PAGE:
A new tech guru for the Grand Old Party

Workers hang a banner on the parking garage next to the Tampa Bay Times Forum where the Republican National Convention was held on August 24, 2012 in Tampa, Florida.

Today, the Republican Party releases a report, summarizing what went wrong for the GOP during last year's presidential election. A priority for Republicans is hiring a chief technology officer or CTO. And it's starting its search in (where else) Silicon Valley.

There are dozens, if not hundreds of CTO candidates well versed in social media and mobile platforms, but it may be tough to find one willing to give up a cushy corporate job and the salary that comes with it.

“It depends on the size of the company, but you’re talking, you know, $250,000 base and above,” says Kathy Ullrich, an executive recruiter in San Mateo, California.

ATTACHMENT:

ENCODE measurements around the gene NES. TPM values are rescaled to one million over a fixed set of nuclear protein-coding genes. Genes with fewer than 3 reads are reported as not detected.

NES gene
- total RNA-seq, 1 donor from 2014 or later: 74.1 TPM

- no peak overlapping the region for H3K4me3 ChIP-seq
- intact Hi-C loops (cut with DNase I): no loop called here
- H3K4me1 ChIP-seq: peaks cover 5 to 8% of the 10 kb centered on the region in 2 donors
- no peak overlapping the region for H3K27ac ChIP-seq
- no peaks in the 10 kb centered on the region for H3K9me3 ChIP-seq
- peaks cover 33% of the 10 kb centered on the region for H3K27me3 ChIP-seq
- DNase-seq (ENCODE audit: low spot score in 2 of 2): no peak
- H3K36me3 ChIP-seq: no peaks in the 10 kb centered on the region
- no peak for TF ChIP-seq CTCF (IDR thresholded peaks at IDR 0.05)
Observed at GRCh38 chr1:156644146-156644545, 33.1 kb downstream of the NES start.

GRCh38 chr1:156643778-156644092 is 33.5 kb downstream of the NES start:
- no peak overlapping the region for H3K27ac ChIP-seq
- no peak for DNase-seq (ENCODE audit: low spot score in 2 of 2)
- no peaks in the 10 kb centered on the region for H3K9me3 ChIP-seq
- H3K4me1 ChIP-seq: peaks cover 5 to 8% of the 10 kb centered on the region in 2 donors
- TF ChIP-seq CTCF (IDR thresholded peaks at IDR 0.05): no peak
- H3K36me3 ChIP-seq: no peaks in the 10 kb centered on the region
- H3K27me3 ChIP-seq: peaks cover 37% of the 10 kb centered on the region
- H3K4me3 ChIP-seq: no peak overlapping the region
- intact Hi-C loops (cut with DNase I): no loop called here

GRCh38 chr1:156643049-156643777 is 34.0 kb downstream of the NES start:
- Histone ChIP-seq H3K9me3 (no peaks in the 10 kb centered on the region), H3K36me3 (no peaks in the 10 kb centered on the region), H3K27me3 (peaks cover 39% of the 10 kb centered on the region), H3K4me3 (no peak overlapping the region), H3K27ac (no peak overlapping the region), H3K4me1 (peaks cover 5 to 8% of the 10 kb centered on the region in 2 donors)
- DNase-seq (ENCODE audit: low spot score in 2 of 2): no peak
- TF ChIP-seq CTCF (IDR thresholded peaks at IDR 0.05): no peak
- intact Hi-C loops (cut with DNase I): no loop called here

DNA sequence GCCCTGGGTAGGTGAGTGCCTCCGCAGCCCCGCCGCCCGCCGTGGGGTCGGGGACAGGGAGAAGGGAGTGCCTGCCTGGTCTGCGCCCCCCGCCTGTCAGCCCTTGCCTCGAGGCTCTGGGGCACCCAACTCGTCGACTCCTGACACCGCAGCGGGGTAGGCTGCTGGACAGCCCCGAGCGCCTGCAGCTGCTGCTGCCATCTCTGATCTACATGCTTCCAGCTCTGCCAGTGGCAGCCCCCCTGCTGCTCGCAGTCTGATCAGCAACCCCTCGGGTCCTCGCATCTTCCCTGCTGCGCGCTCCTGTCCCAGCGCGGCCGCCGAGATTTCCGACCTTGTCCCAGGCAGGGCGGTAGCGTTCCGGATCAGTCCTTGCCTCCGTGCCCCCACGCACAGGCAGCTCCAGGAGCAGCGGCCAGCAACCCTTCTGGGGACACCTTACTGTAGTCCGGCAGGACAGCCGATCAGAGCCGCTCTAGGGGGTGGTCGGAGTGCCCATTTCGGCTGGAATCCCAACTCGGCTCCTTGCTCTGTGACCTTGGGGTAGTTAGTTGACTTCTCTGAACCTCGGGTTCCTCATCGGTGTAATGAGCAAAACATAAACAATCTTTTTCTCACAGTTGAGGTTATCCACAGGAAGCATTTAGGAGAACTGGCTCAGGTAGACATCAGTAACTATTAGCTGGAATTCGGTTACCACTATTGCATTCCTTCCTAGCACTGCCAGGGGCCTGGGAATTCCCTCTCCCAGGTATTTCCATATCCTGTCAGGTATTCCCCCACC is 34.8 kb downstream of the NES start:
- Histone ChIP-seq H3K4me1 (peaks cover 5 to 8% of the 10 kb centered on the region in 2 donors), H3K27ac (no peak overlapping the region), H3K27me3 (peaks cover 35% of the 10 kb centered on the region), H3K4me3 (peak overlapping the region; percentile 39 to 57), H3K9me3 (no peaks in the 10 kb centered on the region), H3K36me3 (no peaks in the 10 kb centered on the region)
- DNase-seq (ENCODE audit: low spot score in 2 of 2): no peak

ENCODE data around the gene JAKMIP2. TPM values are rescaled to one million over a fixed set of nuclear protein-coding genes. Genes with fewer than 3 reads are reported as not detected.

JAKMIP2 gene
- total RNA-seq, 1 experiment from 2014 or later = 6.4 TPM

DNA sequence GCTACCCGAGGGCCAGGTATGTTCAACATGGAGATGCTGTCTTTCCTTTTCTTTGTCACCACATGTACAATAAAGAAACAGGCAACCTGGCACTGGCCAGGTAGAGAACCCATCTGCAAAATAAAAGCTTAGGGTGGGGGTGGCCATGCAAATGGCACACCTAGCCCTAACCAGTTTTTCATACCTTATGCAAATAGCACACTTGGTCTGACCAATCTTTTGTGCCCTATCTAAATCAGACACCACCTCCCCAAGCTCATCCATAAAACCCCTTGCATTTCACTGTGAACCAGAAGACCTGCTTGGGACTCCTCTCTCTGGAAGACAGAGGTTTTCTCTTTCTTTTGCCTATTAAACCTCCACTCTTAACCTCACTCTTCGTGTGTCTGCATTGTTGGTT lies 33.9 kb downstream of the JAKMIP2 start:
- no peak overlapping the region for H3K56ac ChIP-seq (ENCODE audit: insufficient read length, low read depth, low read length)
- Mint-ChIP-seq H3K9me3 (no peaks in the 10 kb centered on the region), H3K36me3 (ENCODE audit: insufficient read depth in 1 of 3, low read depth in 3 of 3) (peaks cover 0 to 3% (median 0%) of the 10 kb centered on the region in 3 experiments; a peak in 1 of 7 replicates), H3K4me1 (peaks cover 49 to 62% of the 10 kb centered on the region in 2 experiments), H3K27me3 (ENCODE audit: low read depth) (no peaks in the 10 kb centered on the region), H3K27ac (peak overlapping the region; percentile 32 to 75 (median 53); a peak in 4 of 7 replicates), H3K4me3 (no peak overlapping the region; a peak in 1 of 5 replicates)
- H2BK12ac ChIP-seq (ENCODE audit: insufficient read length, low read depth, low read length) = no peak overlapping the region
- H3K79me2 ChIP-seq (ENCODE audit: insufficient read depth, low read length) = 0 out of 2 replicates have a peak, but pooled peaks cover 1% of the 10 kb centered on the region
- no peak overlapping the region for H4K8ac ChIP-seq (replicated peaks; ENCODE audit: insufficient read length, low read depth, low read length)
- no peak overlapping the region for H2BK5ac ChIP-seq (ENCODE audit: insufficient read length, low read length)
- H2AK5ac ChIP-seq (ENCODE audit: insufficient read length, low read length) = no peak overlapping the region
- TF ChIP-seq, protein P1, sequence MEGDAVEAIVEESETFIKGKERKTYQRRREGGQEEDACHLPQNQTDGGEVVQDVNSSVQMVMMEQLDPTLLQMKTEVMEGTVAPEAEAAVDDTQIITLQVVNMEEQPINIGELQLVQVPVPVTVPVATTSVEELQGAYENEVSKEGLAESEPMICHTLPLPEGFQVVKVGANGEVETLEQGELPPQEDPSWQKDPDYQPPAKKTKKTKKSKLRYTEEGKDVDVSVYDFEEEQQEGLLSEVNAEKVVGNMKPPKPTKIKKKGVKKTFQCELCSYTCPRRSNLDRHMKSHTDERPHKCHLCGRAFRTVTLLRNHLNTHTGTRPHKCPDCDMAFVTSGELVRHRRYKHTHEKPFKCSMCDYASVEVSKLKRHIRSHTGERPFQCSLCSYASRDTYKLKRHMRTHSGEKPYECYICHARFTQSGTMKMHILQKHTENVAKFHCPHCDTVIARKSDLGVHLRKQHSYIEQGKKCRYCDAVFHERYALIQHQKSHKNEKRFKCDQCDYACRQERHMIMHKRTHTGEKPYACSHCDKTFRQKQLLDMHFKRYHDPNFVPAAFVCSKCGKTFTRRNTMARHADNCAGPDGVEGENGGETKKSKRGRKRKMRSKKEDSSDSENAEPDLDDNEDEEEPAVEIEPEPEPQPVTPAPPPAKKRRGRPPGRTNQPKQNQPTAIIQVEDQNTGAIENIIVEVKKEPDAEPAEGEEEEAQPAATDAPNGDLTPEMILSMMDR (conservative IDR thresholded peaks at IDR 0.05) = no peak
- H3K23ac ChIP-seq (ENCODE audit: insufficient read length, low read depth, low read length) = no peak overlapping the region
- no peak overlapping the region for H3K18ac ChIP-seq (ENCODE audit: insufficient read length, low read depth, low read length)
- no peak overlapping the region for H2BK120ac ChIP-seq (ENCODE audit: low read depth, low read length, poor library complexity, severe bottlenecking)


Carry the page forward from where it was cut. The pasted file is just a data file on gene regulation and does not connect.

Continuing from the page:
Perhaps an even bigger hurdle?

“We’re going to want to find a Republican in Silicon Valley, right?” Ullrich jokes.

She is one, but there are two Democrats for every Republican there.

Harper Reed was the CTO for President Obama’s reelection campaign, and he says Democrats and Republicans had the same equipment, and each spent millions of dollars on technology.

“We knew we could not underestimate them.”

So why did the Democrats’ tech strategy prevail? Reed says it came down to personnel. There was a skills divide.

The Repblican National Commitee's new CTO will have to bridge that, and Reed has some advice:

“Hire someone very carefully that you know you can trust,” he says.

Someone who buys into the party’s mission, and maybe most challengingly, someone who is willing to move to Washington.

About the author

David Gura is a reporter for Marketplace, based in the Washington, D.C. bureau.

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